AT&T has developed a new documentary to warn young adults about the dangers of texting while driving, according to the New York Times.
The 11-minute documentary will be distributed to schools, safety organizations and government agencies, AT&T said. The company told the newspaper that it is releasing the film before the new year, timing it to coincide with the holiday and send the message that texting while driving is as dangerous as drunk driving.
The film includes footage of Mariah West, who died at 18 after she crashed her car while trying to send a text message that read “Where u at.” West appears in the documentary during her last minutes alive on a breathing tube, accompanying other often disturbing footage the documentary uses to instill the real danger that can come of texting while driving.
“We want this to be in every school in the country and for teenagers to know a text message is not worth a life,” said Gail Torreano, a senior vice president with AT&T.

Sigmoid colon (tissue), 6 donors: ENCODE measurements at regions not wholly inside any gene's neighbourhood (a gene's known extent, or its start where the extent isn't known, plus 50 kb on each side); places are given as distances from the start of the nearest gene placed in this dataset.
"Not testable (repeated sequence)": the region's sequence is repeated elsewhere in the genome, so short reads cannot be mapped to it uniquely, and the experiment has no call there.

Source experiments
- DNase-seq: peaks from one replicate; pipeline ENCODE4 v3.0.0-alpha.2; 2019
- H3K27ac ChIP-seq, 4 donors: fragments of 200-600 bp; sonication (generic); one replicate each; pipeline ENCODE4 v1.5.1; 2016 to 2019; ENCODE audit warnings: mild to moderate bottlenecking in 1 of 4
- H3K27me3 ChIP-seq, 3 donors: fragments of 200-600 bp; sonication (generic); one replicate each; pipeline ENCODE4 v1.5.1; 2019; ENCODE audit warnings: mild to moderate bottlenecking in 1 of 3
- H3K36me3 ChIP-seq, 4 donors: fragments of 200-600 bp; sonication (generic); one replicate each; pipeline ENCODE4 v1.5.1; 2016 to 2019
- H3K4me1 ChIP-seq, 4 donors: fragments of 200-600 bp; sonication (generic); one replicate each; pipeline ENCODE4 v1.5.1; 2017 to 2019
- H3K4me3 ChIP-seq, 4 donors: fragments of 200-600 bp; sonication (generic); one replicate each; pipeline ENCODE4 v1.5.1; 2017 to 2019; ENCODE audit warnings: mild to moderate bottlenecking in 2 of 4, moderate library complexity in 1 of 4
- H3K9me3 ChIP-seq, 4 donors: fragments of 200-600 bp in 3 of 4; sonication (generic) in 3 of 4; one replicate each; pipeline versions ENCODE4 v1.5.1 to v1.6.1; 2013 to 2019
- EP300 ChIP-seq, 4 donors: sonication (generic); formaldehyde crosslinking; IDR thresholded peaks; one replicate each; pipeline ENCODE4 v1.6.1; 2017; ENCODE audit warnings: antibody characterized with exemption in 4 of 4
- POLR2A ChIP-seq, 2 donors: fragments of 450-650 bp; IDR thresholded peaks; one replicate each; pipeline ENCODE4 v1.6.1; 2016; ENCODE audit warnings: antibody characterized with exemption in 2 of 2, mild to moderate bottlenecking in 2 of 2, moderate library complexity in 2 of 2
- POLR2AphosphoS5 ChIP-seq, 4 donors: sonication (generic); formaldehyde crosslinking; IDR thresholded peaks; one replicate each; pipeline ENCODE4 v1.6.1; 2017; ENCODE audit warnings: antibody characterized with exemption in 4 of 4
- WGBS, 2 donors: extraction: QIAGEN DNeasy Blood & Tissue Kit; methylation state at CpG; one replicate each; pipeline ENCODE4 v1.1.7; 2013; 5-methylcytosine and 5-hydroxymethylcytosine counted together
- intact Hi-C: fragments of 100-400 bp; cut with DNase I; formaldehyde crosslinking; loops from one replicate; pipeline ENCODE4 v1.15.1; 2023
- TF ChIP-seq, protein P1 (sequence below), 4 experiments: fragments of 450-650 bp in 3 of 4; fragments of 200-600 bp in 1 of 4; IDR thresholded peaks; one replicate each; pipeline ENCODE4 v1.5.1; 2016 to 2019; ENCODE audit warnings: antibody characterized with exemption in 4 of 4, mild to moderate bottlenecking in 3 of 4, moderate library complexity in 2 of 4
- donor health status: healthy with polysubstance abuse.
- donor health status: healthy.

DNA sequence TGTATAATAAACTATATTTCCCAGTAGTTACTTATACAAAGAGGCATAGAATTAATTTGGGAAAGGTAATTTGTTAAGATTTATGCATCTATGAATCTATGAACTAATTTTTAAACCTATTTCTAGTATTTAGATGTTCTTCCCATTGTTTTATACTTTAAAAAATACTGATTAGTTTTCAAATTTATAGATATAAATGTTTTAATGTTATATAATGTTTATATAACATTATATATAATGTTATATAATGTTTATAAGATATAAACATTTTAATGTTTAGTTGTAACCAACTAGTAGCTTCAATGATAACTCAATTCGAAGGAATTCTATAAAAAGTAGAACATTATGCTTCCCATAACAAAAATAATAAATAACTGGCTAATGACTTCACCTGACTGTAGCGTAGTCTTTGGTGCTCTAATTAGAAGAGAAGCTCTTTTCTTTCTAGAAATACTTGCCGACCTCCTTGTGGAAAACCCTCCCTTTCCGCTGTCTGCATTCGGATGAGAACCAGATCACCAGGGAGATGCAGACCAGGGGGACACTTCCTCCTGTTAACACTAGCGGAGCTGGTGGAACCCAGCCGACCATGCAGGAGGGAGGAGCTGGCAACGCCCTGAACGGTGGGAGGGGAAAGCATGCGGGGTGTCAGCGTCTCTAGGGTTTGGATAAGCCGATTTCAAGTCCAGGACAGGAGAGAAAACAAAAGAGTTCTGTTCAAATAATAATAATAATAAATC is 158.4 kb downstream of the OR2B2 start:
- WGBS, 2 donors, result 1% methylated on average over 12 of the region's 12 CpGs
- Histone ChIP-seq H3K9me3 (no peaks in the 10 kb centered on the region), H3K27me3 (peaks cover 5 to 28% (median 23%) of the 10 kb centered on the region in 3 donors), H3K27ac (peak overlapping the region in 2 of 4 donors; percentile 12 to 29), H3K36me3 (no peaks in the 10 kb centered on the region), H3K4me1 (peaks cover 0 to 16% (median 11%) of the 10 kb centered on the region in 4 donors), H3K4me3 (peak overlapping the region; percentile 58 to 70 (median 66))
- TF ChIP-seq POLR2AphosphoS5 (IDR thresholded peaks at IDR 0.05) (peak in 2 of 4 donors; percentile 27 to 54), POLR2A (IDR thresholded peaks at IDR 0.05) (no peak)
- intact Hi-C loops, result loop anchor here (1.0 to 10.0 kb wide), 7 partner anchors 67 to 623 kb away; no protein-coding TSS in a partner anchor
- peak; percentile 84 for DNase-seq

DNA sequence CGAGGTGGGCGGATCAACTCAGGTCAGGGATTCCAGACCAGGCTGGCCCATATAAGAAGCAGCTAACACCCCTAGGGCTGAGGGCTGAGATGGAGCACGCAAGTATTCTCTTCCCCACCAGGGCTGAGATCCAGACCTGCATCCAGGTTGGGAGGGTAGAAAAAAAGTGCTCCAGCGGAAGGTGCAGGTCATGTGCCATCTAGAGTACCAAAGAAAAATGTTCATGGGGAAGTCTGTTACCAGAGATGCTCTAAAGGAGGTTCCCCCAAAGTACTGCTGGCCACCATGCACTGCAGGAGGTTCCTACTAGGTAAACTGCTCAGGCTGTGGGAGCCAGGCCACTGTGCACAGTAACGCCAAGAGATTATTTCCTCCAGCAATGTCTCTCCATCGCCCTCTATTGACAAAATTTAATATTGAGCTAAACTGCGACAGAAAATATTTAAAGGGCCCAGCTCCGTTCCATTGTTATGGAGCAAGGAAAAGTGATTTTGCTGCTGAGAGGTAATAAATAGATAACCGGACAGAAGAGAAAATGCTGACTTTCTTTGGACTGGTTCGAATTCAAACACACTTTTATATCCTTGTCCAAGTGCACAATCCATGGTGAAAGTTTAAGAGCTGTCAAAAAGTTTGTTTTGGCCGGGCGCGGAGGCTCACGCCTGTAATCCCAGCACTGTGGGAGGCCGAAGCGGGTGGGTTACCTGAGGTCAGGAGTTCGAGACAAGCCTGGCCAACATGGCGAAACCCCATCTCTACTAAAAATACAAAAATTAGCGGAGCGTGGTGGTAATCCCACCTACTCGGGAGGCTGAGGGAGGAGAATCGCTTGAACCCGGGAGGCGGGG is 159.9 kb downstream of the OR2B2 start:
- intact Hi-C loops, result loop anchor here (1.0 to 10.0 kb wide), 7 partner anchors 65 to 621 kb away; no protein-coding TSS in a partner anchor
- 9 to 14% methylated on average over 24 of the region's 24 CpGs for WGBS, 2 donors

Drivers who text while operating their vehicle are 23 times more likely to crash, according to statistics from the Virginia Tech Transportation Institute. David Teater, the senior director of transportation initiatives at the National Safety Council said in an interview that he applauded the efforts wireless providers to warn consumers against texting while driving, including Verizon Wireless, which has also launched initiatives to warn against the risk.
The Governor’s Highway Safety Association reports that 30 states as well as Washington, D.C. have passed laws that ban texting while driving, meaning that car insurance premiums for drivers in those states can increase if they are caught texting while occupying the drivers seat. The National Highway Traffic Safety Administration found that there were 30,797 fatal traffic accidents in 2009, many of which could have been avoided if not for cell phone distractions.